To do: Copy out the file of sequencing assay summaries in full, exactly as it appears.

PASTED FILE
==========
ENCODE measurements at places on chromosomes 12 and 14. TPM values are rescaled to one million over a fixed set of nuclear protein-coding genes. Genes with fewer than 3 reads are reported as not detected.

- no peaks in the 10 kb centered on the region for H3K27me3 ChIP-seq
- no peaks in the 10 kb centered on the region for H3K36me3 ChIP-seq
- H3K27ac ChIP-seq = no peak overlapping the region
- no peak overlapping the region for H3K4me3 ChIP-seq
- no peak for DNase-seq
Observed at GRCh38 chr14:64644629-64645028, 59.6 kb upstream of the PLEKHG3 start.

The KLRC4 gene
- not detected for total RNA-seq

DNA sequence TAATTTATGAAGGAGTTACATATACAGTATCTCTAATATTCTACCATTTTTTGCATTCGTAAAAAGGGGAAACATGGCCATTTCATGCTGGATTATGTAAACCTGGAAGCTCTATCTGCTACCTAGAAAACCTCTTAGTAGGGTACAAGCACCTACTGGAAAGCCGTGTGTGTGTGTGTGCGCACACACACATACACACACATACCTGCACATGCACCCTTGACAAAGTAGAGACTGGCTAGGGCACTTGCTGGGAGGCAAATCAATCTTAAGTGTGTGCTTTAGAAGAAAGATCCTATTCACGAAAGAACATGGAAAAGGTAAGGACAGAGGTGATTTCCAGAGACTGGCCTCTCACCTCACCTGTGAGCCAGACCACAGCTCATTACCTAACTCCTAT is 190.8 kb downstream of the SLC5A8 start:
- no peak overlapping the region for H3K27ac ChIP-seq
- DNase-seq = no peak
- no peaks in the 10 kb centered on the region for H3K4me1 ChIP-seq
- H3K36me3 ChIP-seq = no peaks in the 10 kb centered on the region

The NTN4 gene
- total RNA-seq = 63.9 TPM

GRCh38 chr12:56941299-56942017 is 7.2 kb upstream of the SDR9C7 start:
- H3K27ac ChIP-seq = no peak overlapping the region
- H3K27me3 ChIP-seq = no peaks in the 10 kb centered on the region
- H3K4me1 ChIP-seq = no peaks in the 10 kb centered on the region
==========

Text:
ENCODE measurements at places on chromosomes 12 and 14. TPM values are rescaled to one million over a fixed set of nuclear protein-coding genes. Genes with fewer than 3 reads are reported as not detected.

- no peaks in the 10 kb centered on the region for H3K27me3 ChIP-seq
- no peaks in the 10 kb centered on the region for H3K36me3 ChIP-seq
- H3K27ac ChIP-seq = no peak overlapping the region
- no peak overlapping the region for H3K4me3 ChIP-seq
- no peak for DNase-seq
Observed at GRCh38 chr14:64644629-64645028, 59.6 kb upstream of the PLEKHG3 start.

The KLRC4 gene
- not detected for total RNA-seq

DNA sequence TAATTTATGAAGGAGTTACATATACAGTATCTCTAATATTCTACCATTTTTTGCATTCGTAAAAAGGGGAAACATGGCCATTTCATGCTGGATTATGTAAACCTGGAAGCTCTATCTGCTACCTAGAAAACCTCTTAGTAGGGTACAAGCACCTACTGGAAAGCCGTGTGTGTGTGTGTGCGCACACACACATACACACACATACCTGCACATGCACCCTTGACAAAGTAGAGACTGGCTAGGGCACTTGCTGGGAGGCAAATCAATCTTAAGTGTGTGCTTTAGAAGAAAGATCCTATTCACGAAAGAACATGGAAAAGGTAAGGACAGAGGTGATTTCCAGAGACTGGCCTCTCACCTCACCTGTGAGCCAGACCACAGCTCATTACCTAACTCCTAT is 190.8 kb downstream of the SLC5A8 start:
- no peak overlapping the region for H3K27ac ChIP-seq
- DNase-seq = no peak
- no peaks in the 10 kb centered on the region for H3K4me1 ChIP-seq
- H3K36me3 ChIP-seq = no peaks in the 10 kb centered on the region

The NTN4 gene
- total RNA-seq = 63.9 TPM

GRCh38 chr12:56941299-56942017 is 7.2 kb upstream of the SDR9C7 start:
- H3K27ac ChIP-seq = no peak overlapping the region
- H3K27me3 ChIP-seq = no peaks in the 10 kb centered on the region
- H3K4me1 ChIP-seq = no peaks in the 10 kb centered on the region